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This Is by Far the Healthiest Way To Eat Potatoes

Eat This, Not That! logo Eat This, Not That! 8/17/2022 Kayla Garritano

Potatoes are a super versatile vegetable. There are many ways to cook them, as well as many different recipes you can add them to. This root vegetable, similar to many others, provides numerous nutritional benefits that can help your body in more ways than one.

Although these spuds can offer nutritional value to your meal, you must be careful about how you eat them. Not every way you eat them is a healthy way. According to Julie Upton, MS, RD, and member of our Medical Expert Board, the healthiest way to eat your potatoes is to leave the skin on and bake them.

"The healthiest way to eat a potato is baking it with the skin on," says Upton. "Baked potatoes add no additional calories like frying or roasting with oil."

Leaving the skins on the potato brings extra nutrients to the food. For example, one potato skin, about 58 grams, offers 4.5 grams of fiber, and 332 milligrams of potassium (which is a good source of potassium in your daily value). That means that half of the total fiber from a medium potato comes from the skin!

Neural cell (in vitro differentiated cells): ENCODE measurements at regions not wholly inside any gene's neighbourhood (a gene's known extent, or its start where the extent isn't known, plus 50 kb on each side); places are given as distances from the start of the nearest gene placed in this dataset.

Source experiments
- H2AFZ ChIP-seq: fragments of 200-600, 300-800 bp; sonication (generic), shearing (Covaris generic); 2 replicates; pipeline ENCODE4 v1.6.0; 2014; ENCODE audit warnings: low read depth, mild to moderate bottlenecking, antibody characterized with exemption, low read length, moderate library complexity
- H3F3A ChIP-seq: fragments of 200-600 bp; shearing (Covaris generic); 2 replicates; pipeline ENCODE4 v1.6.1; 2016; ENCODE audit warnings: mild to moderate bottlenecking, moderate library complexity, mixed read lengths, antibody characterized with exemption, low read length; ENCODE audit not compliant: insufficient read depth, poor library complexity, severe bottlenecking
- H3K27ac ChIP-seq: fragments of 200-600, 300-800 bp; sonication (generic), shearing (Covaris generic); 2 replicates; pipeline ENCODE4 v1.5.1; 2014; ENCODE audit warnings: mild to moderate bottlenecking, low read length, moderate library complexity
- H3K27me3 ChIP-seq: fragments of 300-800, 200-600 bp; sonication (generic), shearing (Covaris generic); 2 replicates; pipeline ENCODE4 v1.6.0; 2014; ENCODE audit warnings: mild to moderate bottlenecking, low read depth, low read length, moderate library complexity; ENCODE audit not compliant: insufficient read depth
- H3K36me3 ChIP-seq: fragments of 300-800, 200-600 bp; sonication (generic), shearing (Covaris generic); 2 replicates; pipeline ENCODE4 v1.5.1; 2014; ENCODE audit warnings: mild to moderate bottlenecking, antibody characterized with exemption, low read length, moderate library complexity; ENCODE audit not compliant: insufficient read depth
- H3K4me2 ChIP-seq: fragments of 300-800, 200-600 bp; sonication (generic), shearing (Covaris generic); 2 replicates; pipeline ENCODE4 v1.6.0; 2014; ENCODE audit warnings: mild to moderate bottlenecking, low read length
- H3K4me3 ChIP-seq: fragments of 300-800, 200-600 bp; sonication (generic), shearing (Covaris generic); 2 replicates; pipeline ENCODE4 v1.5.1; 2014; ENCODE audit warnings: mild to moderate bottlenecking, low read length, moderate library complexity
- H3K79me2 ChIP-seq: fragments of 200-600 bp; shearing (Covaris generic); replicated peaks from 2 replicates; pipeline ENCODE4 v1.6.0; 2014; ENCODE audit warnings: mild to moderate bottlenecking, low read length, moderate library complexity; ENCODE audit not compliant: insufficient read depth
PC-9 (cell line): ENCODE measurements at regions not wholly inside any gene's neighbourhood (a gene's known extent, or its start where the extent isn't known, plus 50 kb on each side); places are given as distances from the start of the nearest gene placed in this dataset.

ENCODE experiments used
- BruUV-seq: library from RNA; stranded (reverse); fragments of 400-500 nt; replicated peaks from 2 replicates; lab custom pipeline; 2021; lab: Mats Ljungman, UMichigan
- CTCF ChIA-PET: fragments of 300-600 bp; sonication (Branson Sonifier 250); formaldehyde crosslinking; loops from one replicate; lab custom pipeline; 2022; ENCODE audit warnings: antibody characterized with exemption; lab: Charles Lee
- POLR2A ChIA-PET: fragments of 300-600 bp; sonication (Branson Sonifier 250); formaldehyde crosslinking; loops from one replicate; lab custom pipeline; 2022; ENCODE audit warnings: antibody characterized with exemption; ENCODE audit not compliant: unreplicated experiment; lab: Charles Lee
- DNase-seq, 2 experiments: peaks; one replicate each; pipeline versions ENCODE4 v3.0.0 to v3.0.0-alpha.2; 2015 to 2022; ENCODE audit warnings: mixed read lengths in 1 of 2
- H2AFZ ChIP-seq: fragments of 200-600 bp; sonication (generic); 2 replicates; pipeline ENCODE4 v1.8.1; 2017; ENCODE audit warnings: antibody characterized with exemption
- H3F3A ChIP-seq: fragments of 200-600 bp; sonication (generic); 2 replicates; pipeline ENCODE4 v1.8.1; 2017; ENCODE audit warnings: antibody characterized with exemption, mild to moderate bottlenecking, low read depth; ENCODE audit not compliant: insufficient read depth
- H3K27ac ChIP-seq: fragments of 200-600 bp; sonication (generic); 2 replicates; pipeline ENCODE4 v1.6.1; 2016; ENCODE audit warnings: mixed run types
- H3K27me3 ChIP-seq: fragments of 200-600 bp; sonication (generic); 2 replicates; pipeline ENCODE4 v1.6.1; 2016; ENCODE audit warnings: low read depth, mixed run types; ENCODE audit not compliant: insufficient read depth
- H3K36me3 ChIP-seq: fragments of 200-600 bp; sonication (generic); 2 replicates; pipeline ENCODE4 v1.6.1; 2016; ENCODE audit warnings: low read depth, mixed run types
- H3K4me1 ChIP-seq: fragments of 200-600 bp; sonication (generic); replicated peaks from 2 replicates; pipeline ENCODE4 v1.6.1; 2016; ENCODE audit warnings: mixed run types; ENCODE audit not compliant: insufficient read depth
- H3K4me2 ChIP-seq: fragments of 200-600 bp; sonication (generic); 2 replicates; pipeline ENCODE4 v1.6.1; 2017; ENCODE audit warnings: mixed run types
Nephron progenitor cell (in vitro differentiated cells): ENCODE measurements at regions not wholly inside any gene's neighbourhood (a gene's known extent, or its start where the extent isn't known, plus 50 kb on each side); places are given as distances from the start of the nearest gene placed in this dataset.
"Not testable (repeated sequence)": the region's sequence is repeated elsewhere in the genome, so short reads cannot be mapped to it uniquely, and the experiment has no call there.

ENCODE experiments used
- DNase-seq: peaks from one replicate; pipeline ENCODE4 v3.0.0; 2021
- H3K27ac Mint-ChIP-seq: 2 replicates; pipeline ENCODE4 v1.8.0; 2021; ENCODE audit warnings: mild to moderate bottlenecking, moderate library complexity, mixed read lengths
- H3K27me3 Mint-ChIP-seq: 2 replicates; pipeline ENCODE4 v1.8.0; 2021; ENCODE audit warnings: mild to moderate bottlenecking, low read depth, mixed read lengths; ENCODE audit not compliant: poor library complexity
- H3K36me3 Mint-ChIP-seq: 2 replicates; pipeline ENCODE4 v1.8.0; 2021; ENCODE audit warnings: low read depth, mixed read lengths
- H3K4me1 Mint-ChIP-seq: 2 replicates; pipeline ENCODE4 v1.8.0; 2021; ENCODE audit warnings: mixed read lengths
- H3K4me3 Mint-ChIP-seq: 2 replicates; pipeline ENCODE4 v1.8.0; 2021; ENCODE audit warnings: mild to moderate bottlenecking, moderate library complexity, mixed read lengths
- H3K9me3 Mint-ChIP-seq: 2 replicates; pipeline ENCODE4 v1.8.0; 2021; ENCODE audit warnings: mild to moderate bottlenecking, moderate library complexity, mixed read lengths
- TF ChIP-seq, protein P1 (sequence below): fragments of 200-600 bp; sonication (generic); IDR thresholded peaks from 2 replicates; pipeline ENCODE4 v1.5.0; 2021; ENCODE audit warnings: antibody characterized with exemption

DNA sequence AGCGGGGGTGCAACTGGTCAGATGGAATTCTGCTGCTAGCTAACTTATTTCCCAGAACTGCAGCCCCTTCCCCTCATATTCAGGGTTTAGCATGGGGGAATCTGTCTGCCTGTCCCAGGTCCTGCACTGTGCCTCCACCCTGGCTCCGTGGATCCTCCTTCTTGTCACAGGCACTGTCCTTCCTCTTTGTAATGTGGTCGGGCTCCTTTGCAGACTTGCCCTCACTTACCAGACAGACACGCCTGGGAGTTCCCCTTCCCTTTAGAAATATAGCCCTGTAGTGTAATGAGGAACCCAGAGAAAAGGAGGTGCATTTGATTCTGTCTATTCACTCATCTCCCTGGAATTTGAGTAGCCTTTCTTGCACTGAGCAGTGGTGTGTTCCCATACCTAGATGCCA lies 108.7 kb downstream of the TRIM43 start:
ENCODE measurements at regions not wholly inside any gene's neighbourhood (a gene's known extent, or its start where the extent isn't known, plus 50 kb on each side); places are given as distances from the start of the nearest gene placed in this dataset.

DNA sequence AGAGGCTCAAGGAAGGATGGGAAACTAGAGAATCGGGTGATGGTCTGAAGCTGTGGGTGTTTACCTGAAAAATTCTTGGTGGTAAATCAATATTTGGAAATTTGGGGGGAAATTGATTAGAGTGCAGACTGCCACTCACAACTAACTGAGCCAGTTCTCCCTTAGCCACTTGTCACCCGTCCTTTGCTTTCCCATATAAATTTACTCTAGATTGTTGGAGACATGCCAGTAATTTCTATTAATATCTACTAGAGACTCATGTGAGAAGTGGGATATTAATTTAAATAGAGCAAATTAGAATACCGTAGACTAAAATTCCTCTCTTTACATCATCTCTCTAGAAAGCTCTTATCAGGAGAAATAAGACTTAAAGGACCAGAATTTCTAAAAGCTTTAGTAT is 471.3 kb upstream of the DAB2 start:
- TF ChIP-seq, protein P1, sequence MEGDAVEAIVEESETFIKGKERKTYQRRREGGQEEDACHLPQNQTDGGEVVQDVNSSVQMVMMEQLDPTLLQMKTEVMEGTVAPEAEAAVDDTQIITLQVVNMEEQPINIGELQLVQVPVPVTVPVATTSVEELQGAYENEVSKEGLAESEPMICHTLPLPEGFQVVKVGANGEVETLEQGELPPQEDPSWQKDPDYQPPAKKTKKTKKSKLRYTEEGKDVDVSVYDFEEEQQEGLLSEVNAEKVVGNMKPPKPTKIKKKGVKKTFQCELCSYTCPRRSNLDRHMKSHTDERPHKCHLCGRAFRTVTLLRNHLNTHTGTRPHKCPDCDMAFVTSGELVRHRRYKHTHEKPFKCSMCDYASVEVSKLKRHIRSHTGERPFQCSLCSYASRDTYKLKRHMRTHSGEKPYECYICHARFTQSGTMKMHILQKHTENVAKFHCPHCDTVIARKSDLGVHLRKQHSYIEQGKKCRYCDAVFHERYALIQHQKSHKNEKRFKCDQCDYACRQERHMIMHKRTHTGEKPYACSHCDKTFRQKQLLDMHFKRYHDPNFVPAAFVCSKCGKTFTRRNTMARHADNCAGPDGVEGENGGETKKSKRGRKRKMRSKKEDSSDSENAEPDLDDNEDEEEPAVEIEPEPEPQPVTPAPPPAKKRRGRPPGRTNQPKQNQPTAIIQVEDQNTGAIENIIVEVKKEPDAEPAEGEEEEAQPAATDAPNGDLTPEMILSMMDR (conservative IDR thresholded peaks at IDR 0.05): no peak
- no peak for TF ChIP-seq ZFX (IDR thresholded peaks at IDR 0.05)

"Potatoes are one of my favorite veggies," says Upton. "They are packed with potassium, fiber, and vitamin C. A medium potato has about 110 calories making potatoes a diet-friendly option."

Potatoes are a starchy food which should also be an important part of your diet, as it's a good source of carbohydrates. According to research published in the journal, Nutrients, aside from the fact that potatoes can contribute to a needed intake of vitamins and micronutrients, studies also suggested that eating potatoes requires less energy rather than when eating pasta or rice. Therefore, it is suggested that potatoes be a part of a balanced diet.

baked potatoes © Provided by Eat This, Not That! baked potatoes

However, it's important to note that not every way you eat potatoes is going to be healthy. Even baked with the skin on can have its downfalls. You mostly have to be careful about what you top it with. Some toppings add little nutritional value and too many extra calories, so it's important to select toppings, if any, that will help make you feel full and also won't ruin the value of the potato.

"The key is watching high-fat, high-cal toppings like butter, sour cream, gravy, and bacon bits," suggests Upton. "Instead, top them with beans, salsa, chili, veggies, or a bit of shredded parmesan."

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